First, campaigns should celebrate what is unique about on-line distribution – the ability to deliver more relevant, more comprehensive, more compelling information to voters faster and cheaper than any other medium. Yet, in an on-line world driven by Google, people can access whatever they want whenever they want it. They are, as one leading media executive has said, “aggregators of their own truth.” This leaves campaigns with a stark choice. They can be just one of many sources of information, hoping that their brand will make them a “must-see.” Or they can become information aggregators in their own right, delivering regular feeds of both positive and negative campaign coverage directly to voters, along with easy to understand nuggets explaining why the positive coverage is right and the negative coverage isn’t. This is not like the screaming e-mail spam the national political committees produce with depressing regularity. It is something much more subtle blending news and perspective. Call it “news you can use from the campaign you can trust.” The essence of a successful campaign on-line effort is that the campaign is seen as a reliable aggregator, credible and informative, not just as a propagandist.
Second, the Internet provides a unique opportunity to deliver highly targeted messages. Campaigns should know which issues are most important to each registrant in their own branded communities and those hosted by third-parties like Yahoo! Groups. As relevant events happen, the campaign can deliver messages explaining “what this news means to you” or “how the candidate feels about issue x” to those most interested or affected. And any targeting should also take into account geography. Both the 2008 primaries and the general election will be decided in a few states. Campaigns must reach activists in these states with messages that explain the candidate’s position in both national and local terms.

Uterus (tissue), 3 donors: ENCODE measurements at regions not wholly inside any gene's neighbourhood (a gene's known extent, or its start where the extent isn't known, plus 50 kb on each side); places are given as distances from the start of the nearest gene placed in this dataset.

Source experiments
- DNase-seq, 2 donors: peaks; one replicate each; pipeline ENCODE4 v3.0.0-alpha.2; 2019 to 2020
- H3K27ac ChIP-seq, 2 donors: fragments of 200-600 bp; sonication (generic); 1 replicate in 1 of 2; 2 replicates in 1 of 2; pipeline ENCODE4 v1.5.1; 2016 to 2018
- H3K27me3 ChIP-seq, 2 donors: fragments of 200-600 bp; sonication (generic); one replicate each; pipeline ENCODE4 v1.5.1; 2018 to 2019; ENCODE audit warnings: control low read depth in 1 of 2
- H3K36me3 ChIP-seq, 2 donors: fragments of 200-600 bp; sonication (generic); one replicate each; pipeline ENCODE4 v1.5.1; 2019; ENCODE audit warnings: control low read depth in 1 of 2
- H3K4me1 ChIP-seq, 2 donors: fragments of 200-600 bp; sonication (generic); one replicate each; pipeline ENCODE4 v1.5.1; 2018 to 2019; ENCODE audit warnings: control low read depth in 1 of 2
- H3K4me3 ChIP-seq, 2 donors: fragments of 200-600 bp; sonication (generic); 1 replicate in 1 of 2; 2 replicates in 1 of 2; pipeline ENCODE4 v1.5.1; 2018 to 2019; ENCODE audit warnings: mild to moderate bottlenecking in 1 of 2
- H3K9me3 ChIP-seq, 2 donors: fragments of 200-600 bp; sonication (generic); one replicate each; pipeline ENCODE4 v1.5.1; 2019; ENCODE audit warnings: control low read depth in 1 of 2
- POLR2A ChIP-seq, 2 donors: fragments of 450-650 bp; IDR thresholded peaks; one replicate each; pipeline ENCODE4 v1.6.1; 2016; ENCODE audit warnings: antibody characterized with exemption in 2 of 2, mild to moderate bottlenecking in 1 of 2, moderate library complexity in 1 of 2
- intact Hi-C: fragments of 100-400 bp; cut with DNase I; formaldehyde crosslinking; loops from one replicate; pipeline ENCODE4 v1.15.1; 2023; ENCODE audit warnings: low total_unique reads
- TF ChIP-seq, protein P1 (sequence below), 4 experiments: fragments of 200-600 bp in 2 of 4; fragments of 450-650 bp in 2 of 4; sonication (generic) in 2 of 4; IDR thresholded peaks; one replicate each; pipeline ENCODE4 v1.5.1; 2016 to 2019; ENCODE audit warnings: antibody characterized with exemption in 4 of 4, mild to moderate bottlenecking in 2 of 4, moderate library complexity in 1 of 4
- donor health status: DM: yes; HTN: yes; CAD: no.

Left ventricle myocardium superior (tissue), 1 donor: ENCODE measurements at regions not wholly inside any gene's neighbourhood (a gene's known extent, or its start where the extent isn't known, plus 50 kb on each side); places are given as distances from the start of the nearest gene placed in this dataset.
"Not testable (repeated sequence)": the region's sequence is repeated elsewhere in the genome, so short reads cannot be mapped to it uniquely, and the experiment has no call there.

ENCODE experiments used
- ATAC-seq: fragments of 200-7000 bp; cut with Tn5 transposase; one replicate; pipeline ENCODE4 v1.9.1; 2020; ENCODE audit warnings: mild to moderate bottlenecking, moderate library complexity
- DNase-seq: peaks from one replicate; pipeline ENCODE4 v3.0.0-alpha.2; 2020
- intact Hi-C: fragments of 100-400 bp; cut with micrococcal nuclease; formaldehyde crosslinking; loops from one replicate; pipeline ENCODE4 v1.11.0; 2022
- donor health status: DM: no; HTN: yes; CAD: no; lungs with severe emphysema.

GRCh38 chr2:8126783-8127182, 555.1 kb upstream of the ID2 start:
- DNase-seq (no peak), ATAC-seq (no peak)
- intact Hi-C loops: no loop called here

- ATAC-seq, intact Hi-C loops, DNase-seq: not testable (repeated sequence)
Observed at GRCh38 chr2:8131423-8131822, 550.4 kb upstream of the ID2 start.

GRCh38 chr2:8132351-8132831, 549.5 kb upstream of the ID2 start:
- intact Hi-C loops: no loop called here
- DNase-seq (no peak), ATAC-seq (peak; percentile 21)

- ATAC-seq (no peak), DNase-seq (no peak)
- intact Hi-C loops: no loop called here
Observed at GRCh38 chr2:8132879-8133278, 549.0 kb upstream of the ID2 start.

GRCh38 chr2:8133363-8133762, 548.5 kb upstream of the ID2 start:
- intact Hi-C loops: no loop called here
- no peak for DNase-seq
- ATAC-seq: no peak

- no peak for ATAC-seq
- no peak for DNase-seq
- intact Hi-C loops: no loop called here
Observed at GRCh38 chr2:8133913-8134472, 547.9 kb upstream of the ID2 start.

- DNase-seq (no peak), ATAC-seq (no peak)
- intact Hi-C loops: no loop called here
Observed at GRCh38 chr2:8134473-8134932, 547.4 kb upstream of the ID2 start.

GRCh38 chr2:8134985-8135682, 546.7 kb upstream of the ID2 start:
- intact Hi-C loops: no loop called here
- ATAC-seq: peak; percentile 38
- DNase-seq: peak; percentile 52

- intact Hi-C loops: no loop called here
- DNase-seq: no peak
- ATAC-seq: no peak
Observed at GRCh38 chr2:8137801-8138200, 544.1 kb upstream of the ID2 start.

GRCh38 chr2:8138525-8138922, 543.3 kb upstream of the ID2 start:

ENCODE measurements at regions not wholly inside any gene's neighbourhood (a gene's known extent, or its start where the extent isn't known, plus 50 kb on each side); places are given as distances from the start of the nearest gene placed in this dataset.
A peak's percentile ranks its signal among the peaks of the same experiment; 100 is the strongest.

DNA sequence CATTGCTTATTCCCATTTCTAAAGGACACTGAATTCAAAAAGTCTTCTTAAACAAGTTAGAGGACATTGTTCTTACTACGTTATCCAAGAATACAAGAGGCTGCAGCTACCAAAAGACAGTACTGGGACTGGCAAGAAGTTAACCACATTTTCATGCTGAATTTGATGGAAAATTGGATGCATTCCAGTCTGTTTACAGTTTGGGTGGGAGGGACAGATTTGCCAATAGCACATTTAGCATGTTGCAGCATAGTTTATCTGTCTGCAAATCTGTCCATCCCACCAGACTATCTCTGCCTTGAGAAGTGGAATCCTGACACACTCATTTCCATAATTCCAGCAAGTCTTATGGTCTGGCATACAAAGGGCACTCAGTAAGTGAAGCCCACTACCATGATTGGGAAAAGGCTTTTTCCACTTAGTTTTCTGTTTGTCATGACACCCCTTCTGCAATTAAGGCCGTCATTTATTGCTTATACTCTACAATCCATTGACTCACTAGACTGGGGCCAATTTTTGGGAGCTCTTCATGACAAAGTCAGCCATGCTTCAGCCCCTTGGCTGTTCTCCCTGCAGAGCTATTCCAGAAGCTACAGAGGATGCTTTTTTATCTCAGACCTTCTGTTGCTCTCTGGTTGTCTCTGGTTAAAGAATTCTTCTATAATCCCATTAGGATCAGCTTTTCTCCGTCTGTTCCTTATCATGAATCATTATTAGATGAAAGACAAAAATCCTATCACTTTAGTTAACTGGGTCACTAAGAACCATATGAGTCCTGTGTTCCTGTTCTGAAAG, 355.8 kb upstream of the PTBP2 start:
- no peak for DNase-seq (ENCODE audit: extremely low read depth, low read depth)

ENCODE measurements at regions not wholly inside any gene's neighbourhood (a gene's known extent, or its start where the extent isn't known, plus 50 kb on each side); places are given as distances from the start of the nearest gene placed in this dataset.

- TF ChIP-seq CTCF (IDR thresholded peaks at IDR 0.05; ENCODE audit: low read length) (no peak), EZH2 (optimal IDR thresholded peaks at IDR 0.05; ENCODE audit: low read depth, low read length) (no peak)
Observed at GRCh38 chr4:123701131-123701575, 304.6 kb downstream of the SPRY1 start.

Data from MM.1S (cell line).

Third, campaigns should be agents of recognition, highlighting events, user-generated content or video, or techniques employed by supporters around the country in service of the candidate. Campaigns should run contests for would-be video journalists to submit coverage of candidate visits. Campaigns could select winners to travel with the candidate, produce their own “insider” documentaries, or for high school or college participants, to receive scholarships or tuition assistance. “American Idol” meets Alexandra Pelosi. Of course, there is no guarantee that resulting footage will be entirely flattering. But this risk is more than outweighed by the free press and resulting buzz. The opportunity to elevate “real people” into campaign activists is the essence of on-line marketing and affiliation.
On-line is a wondrous medium especially for political campaigns. Twenty years ago, it took staffers days of feverish work to do what can now be finished in minutes. Yet, success on-line is about much more than speed. What worked in broadcast models off-line (creating channels, overwhelming viewers with content) is unlikely to work as well on-line. The Internet offers candidates a singular means to build a deeper relationship with voters, something far more personal and responsive than we have had before, and dare we hope it, more honest, as well.